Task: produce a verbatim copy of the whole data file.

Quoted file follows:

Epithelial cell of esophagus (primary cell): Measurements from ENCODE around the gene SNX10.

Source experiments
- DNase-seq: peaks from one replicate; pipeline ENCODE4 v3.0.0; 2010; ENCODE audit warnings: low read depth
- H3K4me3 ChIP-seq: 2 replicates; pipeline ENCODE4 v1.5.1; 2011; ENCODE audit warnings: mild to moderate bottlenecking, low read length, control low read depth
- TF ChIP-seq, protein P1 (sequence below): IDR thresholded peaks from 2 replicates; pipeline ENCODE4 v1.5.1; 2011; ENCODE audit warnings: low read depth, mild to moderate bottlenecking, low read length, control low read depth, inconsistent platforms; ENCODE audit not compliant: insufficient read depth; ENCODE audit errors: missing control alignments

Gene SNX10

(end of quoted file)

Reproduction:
Epithelial cell of esophagus (primary cell): Measurements from ENCODE around the gene SNX10.

Source experiments
- DNase-seq: peaks from one replicate; pipeline ENCODE4 v3.0.0; 2010; ENCODE audit warnings: low read depth
- H3K4me3 ChIP-seq: 2 replicates; pipeline ENCODE4 v1.5.1; 2011; ENCODE audit warnings: mild to moderate bottlenecking, low read length, control low read depth
- TF ChIP-seq, protein P1 (sequence below): IDR thresholded peaks from 2 replicates; pipeline ENCODE4 v1.5.1; 2011; ENCODE audit warnings: low read depth, mild to moderate bottlenecking, low read length, control low read depth, inconsistent platforms; ENCODE audit not compliant: insufficient read depth; ENCODE audit errors: missing control alignments

Gene SNX10